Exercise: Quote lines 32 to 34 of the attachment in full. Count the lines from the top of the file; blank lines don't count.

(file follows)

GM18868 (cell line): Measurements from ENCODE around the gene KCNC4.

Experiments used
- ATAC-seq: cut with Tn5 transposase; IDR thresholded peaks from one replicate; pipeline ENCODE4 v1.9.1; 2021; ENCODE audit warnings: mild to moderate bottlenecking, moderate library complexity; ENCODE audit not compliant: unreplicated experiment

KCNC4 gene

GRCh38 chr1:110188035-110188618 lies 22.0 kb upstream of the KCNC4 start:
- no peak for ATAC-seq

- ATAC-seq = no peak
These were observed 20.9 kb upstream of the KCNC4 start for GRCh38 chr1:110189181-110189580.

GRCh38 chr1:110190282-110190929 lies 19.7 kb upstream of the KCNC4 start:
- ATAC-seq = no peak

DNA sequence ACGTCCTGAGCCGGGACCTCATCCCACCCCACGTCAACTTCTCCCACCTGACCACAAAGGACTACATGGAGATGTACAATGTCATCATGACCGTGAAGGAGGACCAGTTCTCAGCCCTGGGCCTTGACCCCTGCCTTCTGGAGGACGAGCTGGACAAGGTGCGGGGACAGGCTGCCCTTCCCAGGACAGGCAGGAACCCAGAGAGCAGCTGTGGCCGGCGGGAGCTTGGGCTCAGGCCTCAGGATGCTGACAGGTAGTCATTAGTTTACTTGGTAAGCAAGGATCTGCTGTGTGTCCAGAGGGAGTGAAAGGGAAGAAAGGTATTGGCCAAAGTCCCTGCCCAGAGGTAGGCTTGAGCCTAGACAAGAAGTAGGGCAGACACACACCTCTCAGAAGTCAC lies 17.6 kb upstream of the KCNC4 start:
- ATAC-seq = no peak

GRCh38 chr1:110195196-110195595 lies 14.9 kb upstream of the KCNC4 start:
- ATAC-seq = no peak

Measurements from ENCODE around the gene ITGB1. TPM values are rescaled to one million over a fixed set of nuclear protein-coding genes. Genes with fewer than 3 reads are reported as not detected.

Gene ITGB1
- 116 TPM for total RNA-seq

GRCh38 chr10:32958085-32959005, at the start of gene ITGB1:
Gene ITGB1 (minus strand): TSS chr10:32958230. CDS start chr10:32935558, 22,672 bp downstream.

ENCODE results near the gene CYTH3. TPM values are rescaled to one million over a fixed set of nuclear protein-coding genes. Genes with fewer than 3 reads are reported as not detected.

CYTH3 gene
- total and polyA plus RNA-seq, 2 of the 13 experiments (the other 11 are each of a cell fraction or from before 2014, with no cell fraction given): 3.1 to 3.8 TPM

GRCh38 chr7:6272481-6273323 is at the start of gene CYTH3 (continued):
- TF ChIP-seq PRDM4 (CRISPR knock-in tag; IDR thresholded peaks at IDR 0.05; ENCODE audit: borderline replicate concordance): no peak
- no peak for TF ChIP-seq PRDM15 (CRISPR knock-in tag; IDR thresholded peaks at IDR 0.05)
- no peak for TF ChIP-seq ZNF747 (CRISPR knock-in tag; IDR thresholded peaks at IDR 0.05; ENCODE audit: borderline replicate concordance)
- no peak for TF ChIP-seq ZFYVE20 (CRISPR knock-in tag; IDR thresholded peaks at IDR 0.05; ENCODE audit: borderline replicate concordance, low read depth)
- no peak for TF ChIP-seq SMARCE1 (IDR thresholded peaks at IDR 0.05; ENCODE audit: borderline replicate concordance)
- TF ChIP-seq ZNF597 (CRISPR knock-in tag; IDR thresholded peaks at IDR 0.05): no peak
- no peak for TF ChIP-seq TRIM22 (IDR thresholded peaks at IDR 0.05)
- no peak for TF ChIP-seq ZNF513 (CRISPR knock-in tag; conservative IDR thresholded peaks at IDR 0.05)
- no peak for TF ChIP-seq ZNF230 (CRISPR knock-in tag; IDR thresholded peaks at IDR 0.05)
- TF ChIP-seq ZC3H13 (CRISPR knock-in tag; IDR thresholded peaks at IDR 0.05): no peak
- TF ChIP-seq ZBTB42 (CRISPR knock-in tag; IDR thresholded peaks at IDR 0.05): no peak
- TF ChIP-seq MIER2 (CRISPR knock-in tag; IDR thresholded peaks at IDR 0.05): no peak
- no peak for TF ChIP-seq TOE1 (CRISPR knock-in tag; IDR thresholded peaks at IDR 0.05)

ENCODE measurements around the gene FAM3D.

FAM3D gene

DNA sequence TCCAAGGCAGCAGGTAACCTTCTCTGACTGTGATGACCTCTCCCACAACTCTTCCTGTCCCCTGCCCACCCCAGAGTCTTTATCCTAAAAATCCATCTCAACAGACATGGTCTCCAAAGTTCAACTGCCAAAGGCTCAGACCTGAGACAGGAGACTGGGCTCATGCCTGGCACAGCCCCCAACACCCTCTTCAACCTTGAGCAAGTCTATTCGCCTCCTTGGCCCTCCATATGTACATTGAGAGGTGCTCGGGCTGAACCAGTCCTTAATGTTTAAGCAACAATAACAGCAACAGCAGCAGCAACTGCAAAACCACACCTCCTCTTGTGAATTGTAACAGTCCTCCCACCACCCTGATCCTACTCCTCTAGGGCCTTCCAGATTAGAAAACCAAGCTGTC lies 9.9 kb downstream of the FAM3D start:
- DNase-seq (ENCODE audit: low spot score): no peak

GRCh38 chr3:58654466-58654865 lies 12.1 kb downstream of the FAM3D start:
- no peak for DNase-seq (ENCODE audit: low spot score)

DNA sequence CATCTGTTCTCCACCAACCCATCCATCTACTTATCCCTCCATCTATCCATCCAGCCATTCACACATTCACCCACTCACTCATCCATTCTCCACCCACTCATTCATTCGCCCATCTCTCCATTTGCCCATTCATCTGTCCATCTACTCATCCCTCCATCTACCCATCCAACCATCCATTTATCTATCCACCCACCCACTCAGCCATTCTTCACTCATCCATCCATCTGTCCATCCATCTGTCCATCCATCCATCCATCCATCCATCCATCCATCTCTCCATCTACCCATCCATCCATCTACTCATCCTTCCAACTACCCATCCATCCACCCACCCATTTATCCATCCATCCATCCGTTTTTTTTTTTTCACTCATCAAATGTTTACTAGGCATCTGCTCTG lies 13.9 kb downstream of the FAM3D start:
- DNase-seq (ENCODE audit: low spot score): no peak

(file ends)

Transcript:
- no peak for TF ChIP-seq ZNF230 (CRISPR knock-in tag; IDR thresholded peaks at IDR 0.05)
- TF ChIP-seq ZC3H13 (CRISPR knock-in tag; IDR thresholded peaks at IDR 0.05): no peak
- TF ChIP-seq ZBTB42 (CRISPR knock-in tag; IDR thresholded peaks at IDR 0.05): no peak